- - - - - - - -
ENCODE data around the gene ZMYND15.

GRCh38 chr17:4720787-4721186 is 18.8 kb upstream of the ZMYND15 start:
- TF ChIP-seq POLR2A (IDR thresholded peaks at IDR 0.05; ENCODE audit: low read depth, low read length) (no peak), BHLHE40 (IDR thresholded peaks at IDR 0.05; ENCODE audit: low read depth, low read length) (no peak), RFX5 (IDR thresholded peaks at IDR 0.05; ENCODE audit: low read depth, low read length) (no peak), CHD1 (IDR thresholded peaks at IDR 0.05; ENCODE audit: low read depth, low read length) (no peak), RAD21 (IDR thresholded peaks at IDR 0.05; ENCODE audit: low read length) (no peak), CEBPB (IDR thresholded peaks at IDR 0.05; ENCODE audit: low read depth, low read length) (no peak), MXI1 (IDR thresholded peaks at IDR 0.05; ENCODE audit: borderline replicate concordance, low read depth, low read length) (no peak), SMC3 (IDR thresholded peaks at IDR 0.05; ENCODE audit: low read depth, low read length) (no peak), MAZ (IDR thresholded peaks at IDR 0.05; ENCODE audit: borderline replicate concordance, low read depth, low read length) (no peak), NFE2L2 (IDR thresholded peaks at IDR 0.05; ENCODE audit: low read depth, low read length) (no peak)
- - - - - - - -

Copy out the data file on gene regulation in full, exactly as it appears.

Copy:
ENCODE data around the gene ZMYND15.

GRCh38 chr17:4720787-4721186 is 18.8 kb upstream of the ZMYND15 start:
- TF ChIP-seq POLR2A (IDR thresholded peaks at IDR 0.05; ENCODE audit: low read depth, low read length) (no peak), BHLHE40 (IDR thresholded peaks at IDR 0.05; ENCODE audit: low read depth, low read length) (no peak), RFX5 (IDR thresholded peaks at IDR 0.05; ENCODE audit: low read depth, low read length) (no peak), CHD1 (IDR thresholded peaks at IDR 0.05; ENCODE audit: low read depth, low read length) (no peak), RAD21 (IDR thresholded peaks at IDR 0.05; ENCODE audit: low read length) (no peak), CEBPB (IDR thresholded peaks at IDR 0.05; ENCODE audit: low read depth, low read length) (no peak), MXI1 (IDR thresholded peaks at IDR 0.05; ENCODE audit: borderline replicate concordance, low read depth, low read length) (no peak), SMC3 (IDR thresholded peaks at IDR 0.05; ENCODE audit: low read depth, low read length) (no peak), MAZ (IDR thresholded peaks at IDR 0.05; ENCODE audit: borderline replicate concordance, low read depth, low read length) (no peak), NFE2L2 (IDR thresholded peaks at IDR 0.05; ENCODE audit: low read depth, low read length) (no peak)